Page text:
Monday, August 11, 2008

Gmail Outage: How to cope WHEN technology fails?

Outages happen.

Earlier this afternoon, the Twitter community was abuzz of cries that Google's popular email service, Gmail, was down. While this outage appeared system-wide and affected millions of users, some downtime can affect certain elements of a system with as few as a single user.

I thought I'd take this opportunity to pass along some basic troubleshooting tips. These, while certainly not exhaustive, may help you deal with future outages:
  • Plan -- The best thing you can do to prepare for any outage (power, email, computer malfunction) is to plan ahead. While this might seem incredibly obvious, think of the number of times you've fumbled around a dark, powerless, house looking for flashlight batteries? You probably promised yourself you'd put fresh batteries in an easy-to-find spot "just as soon as the lights come back on". (Did you?) In the case of technology we rely upon daily, planning ahead is just as critical. While some outages (this latest Gmail as an example) lasted just a few minutes, other outages may be days, weeks, longer. Think about each system you use daily and how you would live without it for minutes, hours, or days.
  • Backup -- While most free email systems are robust and unlikely to break (and if they do, will likely be back quickly), remember you "get what you pay for". Just like your hard drive, it's crucial to have some degree of redundancy. Now might be a great time to set up a backup email account (with a completely separate provider) in case your primary account goes down. Depending on how much you rely on your mobile provider, internet connection, or other online services -- a backup might be a good idea for these as well.
  • Diversify -- With many users switching to less-expensive telephone lines from Voice-over-IP providers like Vonage or services from internet providers like Comcast or Verizon, you may be putting all your eggs in one basket: If your connection to the Internet goes down, so too does your home phone service. Following the logic of backup, you'll probably be able to use your mobile phone should you lose internet connectivity at home. Some businesses may find having a few backup circuits from the telephone company worth the cost -- or even a backup internet connection for those accidental "fiber cuts" we dread. (Don't forget: telephone lines that run on internet connections will go out during a power outage if your cable/DSL modem and home networking gear do not have backup power from a UPS or standby generator!)
  • Diagnose -- I like to advise users to take a step back, thinking about a current problem or outage from an objective standpoint. Ask questions like: Does this work on another computer? Are my neighbours (or coworkers) having similar trouble? Did something change (new software installed, different internet connection, etc.) on my end? Did it work before? Think outside the box, you may be able to fix your own problem!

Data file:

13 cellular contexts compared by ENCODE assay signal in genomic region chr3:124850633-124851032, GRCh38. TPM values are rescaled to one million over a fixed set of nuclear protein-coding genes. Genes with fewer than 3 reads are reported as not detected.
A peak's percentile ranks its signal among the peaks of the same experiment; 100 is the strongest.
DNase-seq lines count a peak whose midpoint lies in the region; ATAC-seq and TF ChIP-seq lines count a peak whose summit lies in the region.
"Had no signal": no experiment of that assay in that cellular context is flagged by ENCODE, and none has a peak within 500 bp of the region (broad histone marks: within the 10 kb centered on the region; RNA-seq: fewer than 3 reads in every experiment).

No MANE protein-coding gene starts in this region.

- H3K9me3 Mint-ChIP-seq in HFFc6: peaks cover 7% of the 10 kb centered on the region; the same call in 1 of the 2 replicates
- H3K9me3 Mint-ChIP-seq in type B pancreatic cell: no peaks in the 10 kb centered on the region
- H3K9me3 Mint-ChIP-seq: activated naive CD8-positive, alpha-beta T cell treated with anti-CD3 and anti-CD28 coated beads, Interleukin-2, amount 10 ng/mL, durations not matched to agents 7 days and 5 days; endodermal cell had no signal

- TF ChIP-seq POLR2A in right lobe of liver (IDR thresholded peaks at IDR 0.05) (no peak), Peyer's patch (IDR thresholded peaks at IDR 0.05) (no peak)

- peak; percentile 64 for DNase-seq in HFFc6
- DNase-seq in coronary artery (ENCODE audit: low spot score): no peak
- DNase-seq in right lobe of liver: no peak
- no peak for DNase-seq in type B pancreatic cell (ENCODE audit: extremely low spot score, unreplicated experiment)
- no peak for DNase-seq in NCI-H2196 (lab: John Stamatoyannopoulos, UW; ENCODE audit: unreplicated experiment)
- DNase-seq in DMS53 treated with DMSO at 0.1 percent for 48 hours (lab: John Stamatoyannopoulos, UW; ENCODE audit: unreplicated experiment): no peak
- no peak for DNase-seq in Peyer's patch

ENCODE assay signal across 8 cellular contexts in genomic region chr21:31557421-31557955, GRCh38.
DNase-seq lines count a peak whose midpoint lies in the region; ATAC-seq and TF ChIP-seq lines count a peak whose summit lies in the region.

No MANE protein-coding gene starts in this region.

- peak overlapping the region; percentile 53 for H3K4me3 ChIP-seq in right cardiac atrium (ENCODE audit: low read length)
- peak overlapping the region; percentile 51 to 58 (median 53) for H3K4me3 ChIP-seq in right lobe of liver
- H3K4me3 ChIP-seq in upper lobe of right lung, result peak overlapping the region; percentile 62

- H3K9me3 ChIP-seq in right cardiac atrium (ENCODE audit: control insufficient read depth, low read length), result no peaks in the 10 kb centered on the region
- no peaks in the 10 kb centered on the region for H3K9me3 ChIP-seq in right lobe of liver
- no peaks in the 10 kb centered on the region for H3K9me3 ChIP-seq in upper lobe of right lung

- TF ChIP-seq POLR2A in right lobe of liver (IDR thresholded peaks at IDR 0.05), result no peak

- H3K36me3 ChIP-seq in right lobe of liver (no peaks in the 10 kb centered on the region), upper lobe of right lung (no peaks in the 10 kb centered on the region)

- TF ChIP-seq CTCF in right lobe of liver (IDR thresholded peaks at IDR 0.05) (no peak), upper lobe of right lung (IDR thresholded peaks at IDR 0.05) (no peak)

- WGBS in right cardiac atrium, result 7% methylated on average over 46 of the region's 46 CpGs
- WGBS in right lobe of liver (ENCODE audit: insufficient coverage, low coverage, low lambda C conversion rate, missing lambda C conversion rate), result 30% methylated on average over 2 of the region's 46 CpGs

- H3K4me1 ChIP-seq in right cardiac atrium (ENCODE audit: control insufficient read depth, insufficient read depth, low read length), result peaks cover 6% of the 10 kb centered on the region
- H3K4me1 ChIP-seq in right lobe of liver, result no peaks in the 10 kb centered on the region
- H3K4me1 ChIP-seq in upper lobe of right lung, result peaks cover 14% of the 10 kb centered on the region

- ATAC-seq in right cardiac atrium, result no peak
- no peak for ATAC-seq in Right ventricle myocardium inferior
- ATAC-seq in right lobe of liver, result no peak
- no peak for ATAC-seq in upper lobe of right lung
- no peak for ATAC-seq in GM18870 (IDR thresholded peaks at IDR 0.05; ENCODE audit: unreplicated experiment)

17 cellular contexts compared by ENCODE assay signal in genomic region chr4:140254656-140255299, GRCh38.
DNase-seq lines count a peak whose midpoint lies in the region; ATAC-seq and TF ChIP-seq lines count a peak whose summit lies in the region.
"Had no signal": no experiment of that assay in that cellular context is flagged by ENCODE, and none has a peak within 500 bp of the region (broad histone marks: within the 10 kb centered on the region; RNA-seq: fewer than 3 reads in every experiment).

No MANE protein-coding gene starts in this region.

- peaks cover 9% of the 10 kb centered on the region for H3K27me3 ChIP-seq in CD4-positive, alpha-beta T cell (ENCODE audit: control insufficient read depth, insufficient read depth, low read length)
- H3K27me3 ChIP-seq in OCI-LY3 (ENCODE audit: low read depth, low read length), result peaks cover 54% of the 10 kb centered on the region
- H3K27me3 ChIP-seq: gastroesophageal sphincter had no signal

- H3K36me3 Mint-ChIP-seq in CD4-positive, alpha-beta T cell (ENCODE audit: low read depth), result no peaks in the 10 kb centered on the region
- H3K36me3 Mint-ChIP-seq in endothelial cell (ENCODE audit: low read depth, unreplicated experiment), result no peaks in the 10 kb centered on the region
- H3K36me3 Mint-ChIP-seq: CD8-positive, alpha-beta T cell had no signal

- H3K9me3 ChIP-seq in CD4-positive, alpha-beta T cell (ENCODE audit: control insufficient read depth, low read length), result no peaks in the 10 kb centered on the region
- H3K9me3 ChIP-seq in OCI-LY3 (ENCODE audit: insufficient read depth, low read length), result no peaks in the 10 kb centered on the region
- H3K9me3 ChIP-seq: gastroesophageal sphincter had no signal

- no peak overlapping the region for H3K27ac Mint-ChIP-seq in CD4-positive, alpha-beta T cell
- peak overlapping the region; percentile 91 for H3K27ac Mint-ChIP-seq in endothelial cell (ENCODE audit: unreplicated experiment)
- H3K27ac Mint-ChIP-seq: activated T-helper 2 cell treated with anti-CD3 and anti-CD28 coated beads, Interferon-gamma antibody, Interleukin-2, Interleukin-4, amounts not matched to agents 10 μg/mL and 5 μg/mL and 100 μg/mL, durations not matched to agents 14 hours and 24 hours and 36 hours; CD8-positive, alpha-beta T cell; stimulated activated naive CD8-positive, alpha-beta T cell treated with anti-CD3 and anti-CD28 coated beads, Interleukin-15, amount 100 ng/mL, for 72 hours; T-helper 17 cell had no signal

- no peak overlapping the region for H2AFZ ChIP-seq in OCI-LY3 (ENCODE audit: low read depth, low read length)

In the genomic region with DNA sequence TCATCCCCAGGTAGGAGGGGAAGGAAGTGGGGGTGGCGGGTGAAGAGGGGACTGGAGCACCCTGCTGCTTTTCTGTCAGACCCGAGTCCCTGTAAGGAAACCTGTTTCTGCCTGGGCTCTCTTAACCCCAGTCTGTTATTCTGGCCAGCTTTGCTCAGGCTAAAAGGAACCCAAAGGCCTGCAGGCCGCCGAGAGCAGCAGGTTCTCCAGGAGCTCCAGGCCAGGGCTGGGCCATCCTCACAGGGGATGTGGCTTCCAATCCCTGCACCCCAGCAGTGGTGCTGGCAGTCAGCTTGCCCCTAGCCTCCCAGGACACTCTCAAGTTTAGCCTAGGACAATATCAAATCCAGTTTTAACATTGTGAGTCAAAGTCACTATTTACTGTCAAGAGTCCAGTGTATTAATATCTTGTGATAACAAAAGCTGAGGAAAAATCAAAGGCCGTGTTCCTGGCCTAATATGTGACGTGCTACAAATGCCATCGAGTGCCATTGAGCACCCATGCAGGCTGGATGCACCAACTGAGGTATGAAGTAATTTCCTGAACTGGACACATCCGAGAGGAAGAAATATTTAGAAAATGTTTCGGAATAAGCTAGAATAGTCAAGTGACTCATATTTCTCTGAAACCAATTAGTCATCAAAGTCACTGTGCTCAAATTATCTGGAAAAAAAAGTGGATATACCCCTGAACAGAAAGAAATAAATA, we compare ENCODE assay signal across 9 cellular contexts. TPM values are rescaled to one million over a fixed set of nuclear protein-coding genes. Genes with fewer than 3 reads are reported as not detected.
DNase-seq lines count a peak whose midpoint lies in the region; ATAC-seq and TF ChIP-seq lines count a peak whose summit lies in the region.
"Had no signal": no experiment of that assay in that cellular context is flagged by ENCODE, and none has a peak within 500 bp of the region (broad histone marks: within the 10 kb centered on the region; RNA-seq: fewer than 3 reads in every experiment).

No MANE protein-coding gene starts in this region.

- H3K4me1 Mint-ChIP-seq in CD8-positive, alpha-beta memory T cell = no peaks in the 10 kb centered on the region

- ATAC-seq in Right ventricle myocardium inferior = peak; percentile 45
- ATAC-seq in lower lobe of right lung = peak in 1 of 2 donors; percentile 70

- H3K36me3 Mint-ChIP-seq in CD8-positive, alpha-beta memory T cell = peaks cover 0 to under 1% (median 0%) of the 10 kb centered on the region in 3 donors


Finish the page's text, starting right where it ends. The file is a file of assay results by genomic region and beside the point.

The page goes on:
• Report -- Tell someone about your experience. Report the facts, objectively as much as possible, and provide details. Helpful information: time, symptoms, duration, specific observations, troubleshooting you've tried. Less helpful information: frustration, anxiety, vague recollections, exaggerations, generalizations (Are you sure the ENTIRE Internet is down.... or perhaps just YOUR connection TO the Internet? ;-)).
  • Patience -- Now I understand there are mission-critical systems that absolutely cannot fail. I've supported these systems and understand that getting them back up and running is rarely an exercise in patience for management, users, and the pager-carrying IT guys tasked with fixing them... but for the rest of the world: email, blogs, web browsing, and certainly social networking sites -- can likely wait a few minutes. Take a break, catch up on your filing or offline projects, have an impromptu brainstorming session or just bang your head against the desk repeatedly. In many cases the system or service you "can't live without" will be back before you know it.
(I'm also a fan of bringing the IT Guys that get you back up and running home-baked treats... but that's entirely optional (and perhaps somewhat biased?) advice.)

Do you have any more outage-related advice? Horror stories? Feel free to post in the comments.

And hey, look at that... Gmail's back up and running (for me, anyway)! Yay!


Justin said...

I usually prefer to just cry.

corey said...

I love to just hit refresh thinking that this action will speed the process along. But it also gives me time to run downstairs from my desk and have a smoke with the DJ's from KISW.

Tim [ codearachnid ] said...

There is no coping - if Google (or any myriad of their services) goes down then the world ends.